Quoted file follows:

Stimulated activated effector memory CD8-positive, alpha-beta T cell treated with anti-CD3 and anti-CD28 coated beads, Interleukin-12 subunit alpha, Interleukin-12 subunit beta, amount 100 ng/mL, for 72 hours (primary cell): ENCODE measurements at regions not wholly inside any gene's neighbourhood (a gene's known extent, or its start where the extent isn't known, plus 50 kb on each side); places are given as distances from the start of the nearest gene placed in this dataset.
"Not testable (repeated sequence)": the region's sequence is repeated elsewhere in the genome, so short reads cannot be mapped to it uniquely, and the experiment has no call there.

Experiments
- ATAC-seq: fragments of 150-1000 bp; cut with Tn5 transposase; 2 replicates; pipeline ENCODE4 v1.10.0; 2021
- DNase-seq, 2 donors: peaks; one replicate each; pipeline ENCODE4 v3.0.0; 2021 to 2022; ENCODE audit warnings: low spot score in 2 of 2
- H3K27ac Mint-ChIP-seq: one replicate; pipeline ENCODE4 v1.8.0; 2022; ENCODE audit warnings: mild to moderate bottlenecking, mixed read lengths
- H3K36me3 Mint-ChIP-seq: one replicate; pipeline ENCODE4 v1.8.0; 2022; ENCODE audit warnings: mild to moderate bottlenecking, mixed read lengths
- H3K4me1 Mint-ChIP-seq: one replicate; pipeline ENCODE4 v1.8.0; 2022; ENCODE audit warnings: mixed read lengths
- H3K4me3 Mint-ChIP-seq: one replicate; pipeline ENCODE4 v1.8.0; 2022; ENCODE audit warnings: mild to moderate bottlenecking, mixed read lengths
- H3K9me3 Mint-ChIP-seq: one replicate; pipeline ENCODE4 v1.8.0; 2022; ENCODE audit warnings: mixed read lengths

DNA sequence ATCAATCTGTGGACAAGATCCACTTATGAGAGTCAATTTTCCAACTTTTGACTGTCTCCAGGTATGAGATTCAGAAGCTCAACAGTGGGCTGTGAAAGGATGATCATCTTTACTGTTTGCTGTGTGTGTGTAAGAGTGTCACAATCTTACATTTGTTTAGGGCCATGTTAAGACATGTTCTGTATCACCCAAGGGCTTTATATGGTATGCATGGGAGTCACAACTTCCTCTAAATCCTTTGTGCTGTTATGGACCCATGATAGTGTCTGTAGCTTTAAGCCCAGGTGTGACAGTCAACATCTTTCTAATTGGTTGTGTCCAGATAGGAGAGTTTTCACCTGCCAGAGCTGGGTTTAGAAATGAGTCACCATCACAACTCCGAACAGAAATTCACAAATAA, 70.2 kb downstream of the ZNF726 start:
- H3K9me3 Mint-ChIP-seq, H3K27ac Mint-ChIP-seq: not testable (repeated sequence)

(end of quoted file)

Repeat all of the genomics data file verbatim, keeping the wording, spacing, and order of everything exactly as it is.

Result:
Stimulated activated effector memory CD8-positive, alpha-beta T cell treated with anti-CD3 and anti-CD28 coated beads, Interleukin-12 subunit alpha, Interleukin-12 subunit beta, amount 100 ng/mL, for 72 hours (primary cell): ENCODE measurements at regions not wholly inside any gene's neighbourhood (a gene's known extent, or its start where the extent isn't known, plus 50 kb on each side); places are given as distances from the start of the nearest gene placed in this dataset.
"Not testable (repeated sequence)": the region's sequence is repeated elsewhere in the genome, so short reads cannot be mapped to it uniquely, and the experiment has no call there.

Experiments
- ATAC-seq: fragments of 150-1000 bp; cut with Tn5 transposase; 2 replicates; pipeline ENCODE4 v1.10.0; 2021
- DNase-seq, 2 donors: peaks; one replicate each; pipeline ENCODE4 v3.0.0; 2021 to 2022; ENCODE audit warnings: low spot score in 2 of 2
- H3K27ac Mint-ChIP-seq: one replicate; pipeline ENCODE4 v1.8.0; 2022; ENCODE audit warnings: mild to moderate bottlenecking, mixed read lengths
- H3K36me3 Mint-ChIP-seq: one replicate; pipeline ENCODE4 v1.8.0; 2022; ENCODE audit warnings: mild to moderate bottlenecking, mixed read lengths
- H3K4me1 Mint-ChIP-seq: one replicate; pipeline ENCODE4 v1.8.0; 2022; ENCODE audit warnings: mixed read lengths
- H3K4me3 Mint-ChIP-seq: one replicate; pipeline ENCODE4 v1.8.0; 2022; ENCODE audit warnings: mild to moderate bottlenecking, mixed read lengths
- H3K9me3 Mint-ChIP-seq: one replicate; pipeline ENCODE4 v1.8.0; 2022; ENCODE audit warnings: mixed read lengths

DNA sequence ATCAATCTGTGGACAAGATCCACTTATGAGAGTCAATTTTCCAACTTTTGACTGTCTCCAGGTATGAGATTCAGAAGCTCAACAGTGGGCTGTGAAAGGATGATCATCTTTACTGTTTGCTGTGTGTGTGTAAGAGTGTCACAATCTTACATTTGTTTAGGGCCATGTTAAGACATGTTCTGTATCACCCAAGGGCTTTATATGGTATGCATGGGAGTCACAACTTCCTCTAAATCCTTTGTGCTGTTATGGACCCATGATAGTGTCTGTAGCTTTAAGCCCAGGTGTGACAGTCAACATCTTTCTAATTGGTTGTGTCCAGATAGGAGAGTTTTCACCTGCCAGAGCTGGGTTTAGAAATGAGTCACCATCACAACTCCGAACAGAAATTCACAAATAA, 70.2 kb downstream of the ZNF726 start:
- H3K9me3 Mint-ChIP-seq, H3K27ac Mint-ChIP-seq: not testable (repeated sequence)